Current research: Imagined Insecurities in Imagined Communities: Manufacturing the Ethnoreligious Others as Security Threats

By Michael Magcamit

Michael Magcamit is currently a Marie Skłodowska-Curie Fellow in the School of Politics and International Relations at Queen Mary University of London. He is working on The Divine Tragedy of Securing the Sacred: Security, Religion and Nationalism in Southeast Asia. This research investigates the three-way linkages between security, religion, and nationalism, exploring how relations between dominant and minority religions influence the formation of national security policies in the predominantly Catholic Philippines, Islamic Indonesia, and Buddhist Myanmar.


How does a once familiar and benign ethnoreligious community become a stranger and a threat? This article examines the underlying causal mechanisms driving rival ethnoreligious factions within pluralistic polities to frame each other as threats to their relative security, power, and status. Drawing on complementary theories from critical security, religious, and nationalism studies, Magcamit develops a framework that captures and explains the processes and dynamics through which threatening conceptions and narratives about the ethnoreligious others are constructed, socialized, and legitimized over time. To theoretically probe and empirically demonstrate the utility of this framework, Magcamit examines how the collective imagined insecurities among Muslim and Christian communities in Indonesia have crystallized into tangible security threats using the interpretive process tracing method. Evidences produced from his theoretical and empirical analyses using the novel qualitative data Magcamit gathered from his field research reveal that this chauvinistic, zero-sum phenomenon proceeds via a three-phase othering causal mechanism comprised of cultivation of hostile emotive effects of ethnoreligious nationalism, securitization of othered ethnoreligious groups using hostile symbolic predispositions, and sacralization of hostile perceptions of indivisible ethnoreligious identities and homelands.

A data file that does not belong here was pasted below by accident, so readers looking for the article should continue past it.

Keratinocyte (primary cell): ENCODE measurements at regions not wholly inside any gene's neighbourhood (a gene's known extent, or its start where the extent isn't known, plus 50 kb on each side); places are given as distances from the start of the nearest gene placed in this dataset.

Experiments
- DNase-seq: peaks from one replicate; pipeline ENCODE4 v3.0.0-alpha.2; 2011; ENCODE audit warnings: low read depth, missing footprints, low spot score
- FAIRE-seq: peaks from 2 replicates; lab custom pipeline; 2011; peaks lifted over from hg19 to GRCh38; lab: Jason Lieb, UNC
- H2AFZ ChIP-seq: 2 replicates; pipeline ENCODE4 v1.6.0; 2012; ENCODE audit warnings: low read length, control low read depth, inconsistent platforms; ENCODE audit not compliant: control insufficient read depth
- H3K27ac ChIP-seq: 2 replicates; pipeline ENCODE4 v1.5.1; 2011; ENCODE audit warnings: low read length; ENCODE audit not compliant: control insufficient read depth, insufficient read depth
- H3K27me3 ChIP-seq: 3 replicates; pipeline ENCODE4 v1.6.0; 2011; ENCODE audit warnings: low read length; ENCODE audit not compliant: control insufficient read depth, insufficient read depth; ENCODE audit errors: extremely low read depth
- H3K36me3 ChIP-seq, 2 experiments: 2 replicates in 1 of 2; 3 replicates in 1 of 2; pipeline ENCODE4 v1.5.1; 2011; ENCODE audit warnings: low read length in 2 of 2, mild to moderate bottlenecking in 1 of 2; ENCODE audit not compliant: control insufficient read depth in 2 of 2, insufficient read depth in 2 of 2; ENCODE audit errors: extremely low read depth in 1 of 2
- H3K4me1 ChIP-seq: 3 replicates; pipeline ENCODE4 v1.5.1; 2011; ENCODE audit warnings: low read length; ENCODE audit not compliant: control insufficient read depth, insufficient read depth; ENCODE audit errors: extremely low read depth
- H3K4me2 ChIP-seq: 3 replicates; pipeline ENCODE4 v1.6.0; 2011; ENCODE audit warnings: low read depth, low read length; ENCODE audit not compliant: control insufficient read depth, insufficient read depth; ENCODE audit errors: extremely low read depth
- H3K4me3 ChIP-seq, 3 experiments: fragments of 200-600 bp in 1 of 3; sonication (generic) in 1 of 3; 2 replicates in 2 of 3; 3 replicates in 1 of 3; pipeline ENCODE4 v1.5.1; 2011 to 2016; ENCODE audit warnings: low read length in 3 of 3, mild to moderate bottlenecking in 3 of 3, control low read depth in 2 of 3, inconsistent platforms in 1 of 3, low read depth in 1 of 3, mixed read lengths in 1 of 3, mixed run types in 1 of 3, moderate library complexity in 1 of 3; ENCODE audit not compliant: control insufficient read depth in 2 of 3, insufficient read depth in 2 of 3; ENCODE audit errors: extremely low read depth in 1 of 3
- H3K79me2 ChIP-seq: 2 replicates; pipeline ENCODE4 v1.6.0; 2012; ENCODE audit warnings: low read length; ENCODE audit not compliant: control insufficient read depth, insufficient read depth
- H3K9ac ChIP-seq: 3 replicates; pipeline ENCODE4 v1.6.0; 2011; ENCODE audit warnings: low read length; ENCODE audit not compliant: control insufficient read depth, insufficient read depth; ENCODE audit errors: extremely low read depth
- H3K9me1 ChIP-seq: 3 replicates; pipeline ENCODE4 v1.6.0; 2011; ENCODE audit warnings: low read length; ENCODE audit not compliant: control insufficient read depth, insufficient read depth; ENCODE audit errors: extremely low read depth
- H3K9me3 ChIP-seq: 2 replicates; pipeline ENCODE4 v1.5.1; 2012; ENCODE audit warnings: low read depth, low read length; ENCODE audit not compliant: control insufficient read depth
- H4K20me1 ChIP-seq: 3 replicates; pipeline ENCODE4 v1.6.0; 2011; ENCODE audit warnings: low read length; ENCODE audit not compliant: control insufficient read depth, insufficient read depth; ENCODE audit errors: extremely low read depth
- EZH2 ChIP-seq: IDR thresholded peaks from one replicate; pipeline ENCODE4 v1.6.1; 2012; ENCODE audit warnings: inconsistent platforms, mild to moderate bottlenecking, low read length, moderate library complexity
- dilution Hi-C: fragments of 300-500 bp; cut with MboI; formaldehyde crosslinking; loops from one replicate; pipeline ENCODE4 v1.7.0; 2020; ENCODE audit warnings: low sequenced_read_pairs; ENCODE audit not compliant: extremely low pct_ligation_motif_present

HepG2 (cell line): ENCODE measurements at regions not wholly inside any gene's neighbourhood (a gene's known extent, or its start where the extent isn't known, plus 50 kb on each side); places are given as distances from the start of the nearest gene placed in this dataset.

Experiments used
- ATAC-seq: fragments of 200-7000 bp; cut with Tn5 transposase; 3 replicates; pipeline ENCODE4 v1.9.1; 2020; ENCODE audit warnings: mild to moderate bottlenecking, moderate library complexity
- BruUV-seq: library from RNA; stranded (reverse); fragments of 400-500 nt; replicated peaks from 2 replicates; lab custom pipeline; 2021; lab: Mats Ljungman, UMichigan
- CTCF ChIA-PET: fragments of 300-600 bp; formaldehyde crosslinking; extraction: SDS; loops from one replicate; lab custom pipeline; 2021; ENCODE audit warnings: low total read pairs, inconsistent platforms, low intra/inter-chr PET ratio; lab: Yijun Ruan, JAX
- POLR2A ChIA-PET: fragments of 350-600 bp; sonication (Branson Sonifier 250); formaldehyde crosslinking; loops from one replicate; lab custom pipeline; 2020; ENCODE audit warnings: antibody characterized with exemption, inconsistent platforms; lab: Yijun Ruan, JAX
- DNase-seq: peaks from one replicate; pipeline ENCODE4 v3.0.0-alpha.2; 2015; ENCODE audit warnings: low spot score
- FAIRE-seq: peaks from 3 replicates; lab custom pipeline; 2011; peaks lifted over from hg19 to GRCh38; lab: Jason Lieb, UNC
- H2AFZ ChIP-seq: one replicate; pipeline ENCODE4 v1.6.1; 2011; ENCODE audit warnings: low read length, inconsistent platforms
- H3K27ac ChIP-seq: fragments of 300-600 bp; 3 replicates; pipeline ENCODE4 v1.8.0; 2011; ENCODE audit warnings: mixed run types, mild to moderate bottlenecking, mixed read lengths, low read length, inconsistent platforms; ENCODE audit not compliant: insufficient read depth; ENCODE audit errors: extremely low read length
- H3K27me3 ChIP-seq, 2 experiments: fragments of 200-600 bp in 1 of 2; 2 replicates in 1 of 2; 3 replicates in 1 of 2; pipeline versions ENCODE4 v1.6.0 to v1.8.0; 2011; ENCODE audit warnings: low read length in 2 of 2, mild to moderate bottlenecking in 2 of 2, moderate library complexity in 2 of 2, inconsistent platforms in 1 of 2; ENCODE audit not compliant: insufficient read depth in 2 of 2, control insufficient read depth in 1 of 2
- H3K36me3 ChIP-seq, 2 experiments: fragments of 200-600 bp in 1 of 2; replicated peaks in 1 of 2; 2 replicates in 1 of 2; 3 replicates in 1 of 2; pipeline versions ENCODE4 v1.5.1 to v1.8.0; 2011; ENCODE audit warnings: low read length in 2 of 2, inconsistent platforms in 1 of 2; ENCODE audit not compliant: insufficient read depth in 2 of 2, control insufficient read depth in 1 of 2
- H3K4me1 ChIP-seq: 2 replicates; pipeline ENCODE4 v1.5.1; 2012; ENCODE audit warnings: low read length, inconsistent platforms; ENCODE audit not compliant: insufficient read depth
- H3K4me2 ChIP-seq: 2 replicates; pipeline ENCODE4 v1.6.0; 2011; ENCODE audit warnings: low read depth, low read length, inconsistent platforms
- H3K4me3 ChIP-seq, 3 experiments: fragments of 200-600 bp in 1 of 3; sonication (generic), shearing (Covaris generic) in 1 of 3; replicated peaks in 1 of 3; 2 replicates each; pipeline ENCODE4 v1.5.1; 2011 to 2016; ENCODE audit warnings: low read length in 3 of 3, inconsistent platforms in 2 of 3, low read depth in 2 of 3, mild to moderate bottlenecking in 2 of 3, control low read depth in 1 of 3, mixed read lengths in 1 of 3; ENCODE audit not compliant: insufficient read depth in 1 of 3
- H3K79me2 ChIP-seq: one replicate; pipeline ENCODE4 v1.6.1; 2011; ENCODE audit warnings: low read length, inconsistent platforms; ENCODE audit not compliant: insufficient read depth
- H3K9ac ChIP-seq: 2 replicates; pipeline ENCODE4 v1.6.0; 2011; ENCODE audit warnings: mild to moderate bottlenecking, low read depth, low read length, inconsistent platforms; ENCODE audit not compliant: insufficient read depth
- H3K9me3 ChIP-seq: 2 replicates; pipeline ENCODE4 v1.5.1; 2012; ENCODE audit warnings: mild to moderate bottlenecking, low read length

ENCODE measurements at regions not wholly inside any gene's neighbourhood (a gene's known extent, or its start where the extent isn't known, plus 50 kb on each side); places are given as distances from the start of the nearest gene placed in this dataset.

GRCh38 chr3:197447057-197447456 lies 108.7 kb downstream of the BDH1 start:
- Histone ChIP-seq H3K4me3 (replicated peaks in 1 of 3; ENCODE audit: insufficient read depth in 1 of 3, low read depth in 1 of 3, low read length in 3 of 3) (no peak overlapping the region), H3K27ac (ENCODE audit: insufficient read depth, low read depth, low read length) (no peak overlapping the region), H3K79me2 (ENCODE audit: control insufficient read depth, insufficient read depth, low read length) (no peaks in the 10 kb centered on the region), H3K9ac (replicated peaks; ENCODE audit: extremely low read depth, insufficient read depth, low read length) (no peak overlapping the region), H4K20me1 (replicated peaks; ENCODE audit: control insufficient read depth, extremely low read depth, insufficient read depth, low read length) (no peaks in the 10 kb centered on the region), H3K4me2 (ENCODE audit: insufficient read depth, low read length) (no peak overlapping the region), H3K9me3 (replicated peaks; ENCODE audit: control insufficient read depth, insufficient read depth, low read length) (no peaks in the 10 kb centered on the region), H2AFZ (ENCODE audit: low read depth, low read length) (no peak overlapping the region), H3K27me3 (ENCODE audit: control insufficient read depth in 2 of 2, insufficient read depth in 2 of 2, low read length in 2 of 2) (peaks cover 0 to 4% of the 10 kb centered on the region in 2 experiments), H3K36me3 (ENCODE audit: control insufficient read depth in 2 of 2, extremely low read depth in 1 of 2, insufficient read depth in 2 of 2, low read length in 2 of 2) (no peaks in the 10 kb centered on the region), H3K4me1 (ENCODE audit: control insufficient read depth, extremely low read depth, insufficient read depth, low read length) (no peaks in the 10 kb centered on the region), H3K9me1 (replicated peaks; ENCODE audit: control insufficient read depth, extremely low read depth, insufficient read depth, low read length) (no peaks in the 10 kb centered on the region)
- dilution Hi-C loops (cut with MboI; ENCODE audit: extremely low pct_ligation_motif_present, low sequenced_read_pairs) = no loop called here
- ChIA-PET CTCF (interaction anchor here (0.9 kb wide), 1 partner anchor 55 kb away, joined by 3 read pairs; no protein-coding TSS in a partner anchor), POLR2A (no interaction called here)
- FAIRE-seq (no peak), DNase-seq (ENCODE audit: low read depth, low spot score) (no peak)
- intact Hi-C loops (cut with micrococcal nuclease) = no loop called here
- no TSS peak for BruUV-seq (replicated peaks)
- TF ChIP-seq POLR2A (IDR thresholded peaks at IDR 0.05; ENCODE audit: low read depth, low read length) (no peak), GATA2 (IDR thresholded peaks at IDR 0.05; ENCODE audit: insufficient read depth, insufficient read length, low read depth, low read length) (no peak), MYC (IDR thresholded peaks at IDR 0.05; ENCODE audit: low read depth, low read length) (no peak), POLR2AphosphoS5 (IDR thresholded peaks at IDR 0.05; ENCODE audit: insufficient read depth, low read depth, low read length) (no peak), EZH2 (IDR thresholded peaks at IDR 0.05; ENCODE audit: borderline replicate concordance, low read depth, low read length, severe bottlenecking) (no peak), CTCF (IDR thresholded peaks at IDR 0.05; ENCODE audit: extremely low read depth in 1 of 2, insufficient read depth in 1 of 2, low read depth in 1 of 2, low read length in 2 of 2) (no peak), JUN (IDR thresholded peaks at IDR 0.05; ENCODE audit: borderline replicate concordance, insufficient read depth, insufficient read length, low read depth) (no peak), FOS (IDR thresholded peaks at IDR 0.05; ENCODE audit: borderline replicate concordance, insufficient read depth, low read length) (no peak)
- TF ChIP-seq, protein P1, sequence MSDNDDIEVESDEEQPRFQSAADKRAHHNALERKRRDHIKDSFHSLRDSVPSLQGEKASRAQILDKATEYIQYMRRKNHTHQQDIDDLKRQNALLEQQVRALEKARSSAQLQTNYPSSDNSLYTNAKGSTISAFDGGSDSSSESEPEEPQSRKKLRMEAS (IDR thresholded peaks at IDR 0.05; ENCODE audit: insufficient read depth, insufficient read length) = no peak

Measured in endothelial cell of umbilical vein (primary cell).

The article can be found at